EDITORIAL COMMENT:
But it's not just Westminster City Council that is a problem.
It seems with every aspect of the administration of Taxis and Private Hire, there is corruption and malpractice of some sort.
We've seen:
     * the issuing of PH roundels to un-inspected vehicles at SGS
     * Corrupt staff at Palestra, fraudulently taking cash from drivers
     * LTPH inability to enforce against illegally plying for hire 
     *Harassment of Taxi drivers while PH drivers are left alone
     *Unlawful issuing of satellite office licence variations
     *The Director of LTPH moved on the whim of PH operators

This is just the tip of the iceberg, just the bits we know of. 
We believe much more is going on behind the scenes and there needs to be a immediate investigation of LTPH and a complete overhaul of the present incompetent administration.



Tuesday, August 06, 2013

Credit And Debit Cards Contact Payment Systems At Risk To Major Fraud...by Jim Thomas.

A few years ago, I read a story about a new system of touch cards that would speed up shopping for customers wishing to purchase small items, cigarettes and news papers. I have even seen articles in the Taxi trade media that tell of trials for touch cards on small jouneys under £10. The article made reference to credit and debit cards containing RFID chips that were about to be issued by some banks. Now these cards are being issued by most high street banks but without advising customers of the pit falls.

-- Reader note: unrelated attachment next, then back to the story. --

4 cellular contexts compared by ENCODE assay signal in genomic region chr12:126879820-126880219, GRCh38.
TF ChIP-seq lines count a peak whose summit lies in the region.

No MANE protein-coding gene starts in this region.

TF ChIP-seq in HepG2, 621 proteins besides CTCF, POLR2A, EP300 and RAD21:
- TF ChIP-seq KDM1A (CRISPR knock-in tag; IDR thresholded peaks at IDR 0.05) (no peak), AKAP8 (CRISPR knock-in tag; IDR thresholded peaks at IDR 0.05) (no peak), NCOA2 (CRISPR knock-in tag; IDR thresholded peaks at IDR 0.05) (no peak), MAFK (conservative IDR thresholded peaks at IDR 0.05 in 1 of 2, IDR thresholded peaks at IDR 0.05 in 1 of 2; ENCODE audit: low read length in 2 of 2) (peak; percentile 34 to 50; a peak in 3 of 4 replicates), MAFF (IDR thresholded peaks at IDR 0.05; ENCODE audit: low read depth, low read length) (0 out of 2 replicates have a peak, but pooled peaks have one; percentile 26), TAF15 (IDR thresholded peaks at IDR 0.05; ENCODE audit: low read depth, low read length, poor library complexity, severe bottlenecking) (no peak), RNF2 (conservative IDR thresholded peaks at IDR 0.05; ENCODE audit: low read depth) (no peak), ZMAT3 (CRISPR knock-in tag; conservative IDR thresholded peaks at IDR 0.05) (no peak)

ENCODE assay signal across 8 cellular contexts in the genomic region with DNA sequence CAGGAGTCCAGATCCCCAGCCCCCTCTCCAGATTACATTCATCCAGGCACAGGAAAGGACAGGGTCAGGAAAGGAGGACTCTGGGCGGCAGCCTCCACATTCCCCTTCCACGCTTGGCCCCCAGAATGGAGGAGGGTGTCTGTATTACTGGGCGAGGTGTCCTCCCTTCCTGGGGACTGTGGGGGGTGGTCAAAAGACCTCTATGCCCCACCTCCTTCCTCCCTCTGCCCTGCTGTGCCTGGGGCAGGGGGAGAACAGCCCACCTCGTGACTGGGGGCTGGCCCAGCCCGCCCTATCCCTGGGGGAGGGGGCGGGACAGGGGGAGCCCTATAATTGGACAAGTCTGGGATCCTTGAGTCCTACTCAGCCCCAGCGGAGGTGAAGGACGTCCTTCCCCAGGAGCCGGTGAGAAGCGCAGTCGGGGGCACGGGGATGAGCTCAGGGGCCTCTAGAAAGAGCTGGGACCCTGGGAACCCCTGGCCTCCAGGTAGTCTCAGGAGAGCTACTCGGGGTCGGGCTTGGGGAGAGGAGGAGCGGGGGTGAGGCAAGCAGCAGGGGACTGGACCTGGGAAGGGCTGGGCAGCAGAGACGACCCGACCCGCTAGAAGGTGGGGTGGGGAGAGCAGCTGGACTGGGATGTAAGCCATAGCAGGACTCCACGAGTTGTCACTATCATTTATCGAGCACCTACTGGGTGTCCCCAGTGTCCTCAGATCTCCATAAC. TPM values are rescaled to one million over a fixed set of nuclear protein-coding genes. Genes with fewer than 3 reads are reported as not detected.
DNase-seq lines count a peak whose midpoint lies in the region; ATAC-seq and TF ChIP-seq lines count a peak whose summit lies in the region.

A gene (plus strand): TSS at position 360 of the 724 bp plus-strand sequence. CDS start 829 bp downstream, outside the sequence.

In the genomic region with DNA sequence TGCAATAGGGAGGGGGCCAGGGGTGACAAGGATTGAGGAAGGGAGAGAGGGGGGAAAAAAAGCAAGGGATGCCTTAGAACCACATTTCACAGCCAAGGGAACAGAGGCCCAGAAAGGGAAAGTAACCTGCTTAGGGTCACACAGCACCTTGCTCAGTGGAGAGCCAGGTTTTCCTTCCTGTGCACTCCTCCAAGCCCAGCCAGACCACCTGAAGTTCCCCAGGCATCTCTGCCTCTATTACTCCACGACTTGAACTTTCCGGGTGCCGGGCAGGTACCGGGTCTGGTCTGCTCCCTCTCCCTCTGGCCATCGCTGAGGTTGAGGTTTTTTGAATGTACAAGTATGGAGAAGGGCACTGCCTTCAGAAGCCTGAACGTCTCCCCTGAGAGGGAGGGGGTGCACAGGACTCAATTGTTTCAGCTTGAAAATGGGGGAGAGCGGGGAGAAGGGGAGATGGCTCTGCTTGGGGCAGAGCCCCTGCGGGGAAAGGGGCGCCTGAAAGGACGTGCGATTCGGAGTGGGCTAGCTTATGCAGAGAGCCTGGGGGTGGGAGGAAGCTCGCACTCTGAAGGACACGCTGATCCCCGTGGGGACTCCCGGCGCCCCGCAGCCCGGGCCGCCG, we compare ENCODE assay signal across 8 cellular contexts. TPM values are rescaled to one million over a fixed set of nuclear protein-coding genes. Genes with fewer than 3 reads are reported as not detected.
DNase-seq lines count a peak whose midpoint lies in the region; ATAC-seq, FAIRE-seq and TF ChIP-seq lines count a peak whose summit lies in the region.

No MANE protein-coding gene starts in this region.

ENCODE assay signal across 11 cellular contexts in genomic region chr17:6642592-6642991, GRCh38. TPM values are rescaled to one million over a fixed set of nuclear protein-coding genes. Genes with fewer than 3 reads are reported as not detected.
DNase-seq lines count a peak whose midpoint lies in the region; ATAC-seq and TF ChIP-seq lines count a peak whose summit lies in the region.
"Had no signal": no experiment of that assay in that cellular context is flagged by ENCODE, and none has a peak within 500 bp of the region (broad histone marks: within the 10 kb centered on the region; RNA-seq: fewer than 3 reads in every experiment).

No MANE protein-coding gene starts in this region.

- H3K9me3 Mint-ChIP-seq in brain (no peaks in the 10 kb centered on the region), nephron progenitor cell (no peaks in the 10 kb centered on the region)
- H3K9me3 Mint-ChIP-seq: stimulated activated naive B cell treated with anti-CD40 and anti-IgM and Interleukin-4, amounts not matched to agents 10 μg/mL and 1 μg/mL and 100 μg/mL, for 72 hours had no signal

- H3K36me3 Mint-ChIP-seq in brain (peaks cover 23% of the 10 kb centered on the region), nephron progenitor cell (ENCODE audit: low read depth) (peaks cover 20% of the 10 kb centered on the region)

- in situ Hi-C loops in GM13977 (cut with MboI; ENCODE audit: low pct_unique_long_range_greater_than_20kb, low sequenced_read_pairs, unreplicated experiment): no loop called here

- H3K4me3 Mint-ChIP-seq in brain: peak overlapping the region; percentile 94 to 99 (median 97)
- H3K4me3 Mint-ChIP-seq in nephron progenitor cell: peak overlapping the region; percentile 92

The article in Wired Magazine, told of a computer programmer who had found a way to read people's card detail by just being in close proximity to the card holder. He had an extremely powerful touch pad reader in a small pouch, connected to a smart phone which he was using to send the data via blue tooth to an accomplice's lap top in the same area.

The team were targeting queues of customers waiting to pay for items in shopping centres as most people hold the goods and card in their hands ready to pay. The reader picks up the weak signal from the RF chip across a distance of just a few inches.The details were then uploaded onto blank Oyster-cards which had been prepared earlier. A third perpetrator would them start making multiple small purchases. Not quite the crime of the century but could prove to be very annoying to victims who have no idea what's going on until their credit card bill arrives. Some banks no longer send paper statements and it would be up to the victim to spot this on their online accounts.